In Re Pedersen

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486 P.2d 1283 (1971)

In re Complaint As to the Conduct of A. Whiting PEDERSEN, Accused. In re Complaint As to the Conduct of Harry G. Spencer, Accused.

Supreme Court of Oregon.

Argued and Submitted May 5, 1971.

Decided July 15, 1971.

*1284 John D. Ryan, Portland, argued the cause for both accuseds. With him on the briefs for accused Pedersen were Ryan & Kennedy, Portland. Harry G. Spencer, Burns, filed briefs pro se.

William F. Schulte, Jr., Portland, argued the cause for the Oregon State Bar. With him on the brief was Marvin S. Nepom, Portland.



These are disciplinary proceedings brought by the Oregon State Bar against the accuseds, A. Whiting Pedersen and Harry G. Spencer. The two proceedings were consolidated for trial before the trial committee and in the argument before this court.

The accused Spencer practices in Burns, Oregon; the accused Pedersen practices in Portland. They have associated one another on various occasions. The disciplinary action herein arose out of their joint representation of the defendant, Hugh Casey, in a divorce suit filed by Casey's wife, Kitty.

The Caseys were married in 1965. At the time of their marriage, Kitty Casey was the beneficiary of a trust of the value of $1,000,000 to $1,750,000. Hugh Casey had no assets.

During the marriage Hugh Casey, with the assistance of a Mrs. Timmerman, assumed the management of Mrs. Casey's financial affairs. There was testimony that as a result of bad investments in the stock market, Mrs. Casey lost between $500,000 and $1,000,000.

In 1967, while the Caseys were living near Burns, Mrs. Casey filed assault and battery charges against her husband. Spencer represented Hugh Casey in connection with these charges. In December, 1967, Mrs. Casey filed a divorce suit in Multnomah county. Spencer again represented Hugh Casey and secured Pedersen to assist him.

Because of the mismanagement and the losses to Mrs. Casey, her attorneys advised the accuseds that they were not interested in discussing a property settlement with Mr. Casey. Later they offered $3,000 to to $4,000 in settlement, but this offer was rejected by Mr. Casey.

The accuseds entered into a contingent fee agreement with their client wherein Casey obligated himself to pay attorney fees based on certain percentages of "all monies or property received" by Casey from the divorce suit. Subsequently, the divorce suit was settled and Hugh Casey received a Volkswagen automobile; an undivided one-half interest in a ranch at Rainier, Oregon, called the "Rainier property," with the other one-half interest in trust for the Caseys' daughter; and $35,000 in cash. The Rainier property was valued by Casey and Pedersen at $50,000 and was subject to a mortgage of $15,000 which Casey agreed to pay.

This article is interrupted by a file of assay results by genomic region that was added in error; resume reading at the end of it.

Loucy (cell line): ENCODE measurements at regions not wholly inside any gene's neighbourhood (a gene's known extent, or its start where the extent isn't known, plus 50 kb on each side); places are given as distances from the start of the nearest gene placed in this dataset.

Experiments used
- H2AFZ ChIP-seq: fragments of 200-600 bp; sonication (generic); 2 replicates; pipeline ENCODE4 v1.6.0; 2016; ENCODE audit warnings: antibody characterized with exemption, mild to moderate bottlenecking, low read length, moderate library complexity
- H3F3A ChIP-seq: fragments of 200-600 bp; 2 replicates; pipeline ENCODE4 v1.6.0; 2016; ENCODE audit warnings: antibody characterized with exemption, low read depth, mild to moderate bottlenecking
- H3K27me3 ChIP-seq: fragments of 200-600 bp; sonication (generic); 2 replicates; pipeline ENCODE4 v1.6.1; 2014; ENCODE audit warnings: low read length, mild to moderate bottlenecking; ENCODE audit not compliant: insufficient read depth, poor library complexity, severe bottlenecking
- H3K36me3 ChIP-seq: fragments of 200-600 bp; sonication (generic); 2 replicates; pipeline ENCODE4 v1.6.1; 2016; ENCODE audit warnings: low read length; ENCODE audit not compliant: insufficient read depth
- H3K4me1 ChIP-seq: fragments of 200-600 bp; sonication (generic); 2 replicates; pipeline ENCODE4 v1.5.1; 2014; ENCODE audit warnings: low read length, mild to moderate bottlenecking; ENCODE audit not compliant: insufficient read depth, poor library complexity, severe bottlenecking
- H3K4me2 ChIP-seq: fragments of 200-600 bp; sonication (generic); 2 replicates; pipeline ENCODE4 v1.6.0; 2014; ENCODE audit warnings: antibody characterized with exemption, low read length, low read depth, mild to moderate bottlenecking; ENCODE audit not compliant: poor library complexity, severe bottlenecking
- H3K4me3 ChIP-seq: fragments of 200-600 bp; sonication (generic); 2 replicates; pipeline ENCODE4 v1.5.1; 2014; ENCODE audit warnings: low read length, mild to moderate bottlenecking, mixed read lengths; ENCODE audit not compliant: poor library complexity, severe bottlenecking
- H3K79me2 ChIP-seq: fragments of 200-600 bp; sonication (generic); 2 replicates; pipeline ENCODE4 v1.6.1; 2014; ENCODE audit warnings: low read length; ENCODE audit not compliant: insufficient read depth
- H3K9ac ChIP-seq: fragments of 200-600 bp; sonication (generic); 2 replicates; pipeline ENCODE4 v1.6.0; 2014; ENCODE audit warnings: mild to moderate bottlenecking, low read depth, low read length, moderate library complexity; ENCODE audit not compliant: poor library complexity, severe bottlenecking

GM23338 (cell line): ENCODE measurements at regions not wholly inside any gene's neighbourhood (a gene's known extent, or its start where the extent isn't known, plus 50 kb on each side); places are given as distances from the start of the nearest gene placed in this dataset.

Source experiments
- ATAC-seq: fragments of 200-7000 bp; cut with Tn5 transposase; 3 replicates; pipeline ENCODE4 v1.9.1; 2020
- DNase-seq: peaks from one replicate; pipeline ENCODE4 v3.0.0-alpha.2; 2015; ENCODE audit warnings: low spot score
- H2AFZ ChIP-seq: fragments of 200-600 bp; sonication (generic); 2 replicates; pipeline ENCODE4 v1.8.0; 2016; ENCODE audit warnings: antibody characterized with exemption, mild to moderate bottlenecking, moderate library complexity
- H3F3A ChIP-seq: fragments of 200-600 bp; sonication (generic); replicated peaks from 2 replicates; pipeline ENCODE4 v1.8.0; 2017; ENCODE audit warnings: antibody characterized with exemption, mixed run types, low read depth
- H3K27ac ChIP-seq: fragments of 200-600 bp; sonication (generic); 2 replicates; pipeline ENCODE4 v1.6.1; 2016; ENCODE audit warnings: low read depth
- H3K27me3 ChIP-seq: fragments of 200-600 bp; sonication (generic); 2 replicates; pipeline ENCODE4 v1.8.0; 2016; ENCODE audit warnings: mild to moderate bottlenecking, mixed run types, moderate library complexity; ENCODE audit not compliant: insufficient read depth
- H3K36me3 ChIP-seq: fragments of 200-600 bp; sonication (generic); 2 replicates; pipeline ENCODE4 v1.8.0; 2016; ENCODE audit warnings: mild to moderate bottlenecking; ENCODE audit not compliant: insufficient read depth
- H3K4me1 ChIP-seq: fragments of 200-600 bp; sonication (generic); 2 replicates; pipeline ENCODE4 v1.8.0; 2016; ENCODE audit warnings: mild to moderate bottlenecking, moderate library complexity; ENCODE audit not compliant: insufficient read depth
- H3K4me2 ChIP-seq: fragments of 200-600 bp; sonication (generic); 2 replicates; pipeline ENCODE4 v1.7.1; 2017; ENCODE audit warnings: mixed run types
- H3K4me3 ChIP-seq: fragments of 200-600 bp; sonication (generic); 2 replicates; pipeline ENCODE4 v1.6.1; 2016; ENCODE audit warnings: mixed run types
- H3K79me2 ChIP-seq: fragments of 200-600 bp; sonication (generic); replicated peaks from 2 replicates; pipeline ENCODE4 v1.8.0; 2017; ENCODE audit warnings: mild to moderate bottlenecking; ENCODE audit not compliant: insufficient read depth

*1285 The $35,000 was paid by a check made out jointly to Casey and Pedersen. Pedersen received the check and deposited $18,000 to his account and $17,000 to Casey's account. The $18,000 represented Pedersen's computation of the total amount of the contingency fee at the rate of 33 per cent plus $500 which Pedersen had previously advanced to Casey. Pedersen testified that he was told to deposit the check by Casey and that he also did so by authority of a power of attorney executed by Casey. Casey contended that he did not give such authority to Pedersen, and that he and Pedersen had not agreed that the entire attorney fee would be paid from the cash award. Casey also contended it was agreed that Pedersen and Spencer would take their portion of the contingent fee in Casey's interest in the Rainier property by means of a second mortgage on the Rainier property and not take the entire fee from the cash award of $35,000 paid Casey in the settlement of the divorce suit.

Casey contended that when he objected to Pedersen's method of payment of the attorney fees, Pedersen refused to talk to him.

Mrs. Timmerman, Casey's financial advisor, wrote a letter to the Oregon State Bar on behalf of Casey, complaining about the accuseds' handling of the divorce suit and the attorney fees.

The Bar charged Pedersen and Spencer with seven violations of conduct:

(1) Making a contingent fee contract with a client in a divorce suit;

(2) Negotiating the check for $35,000 without the client's approval;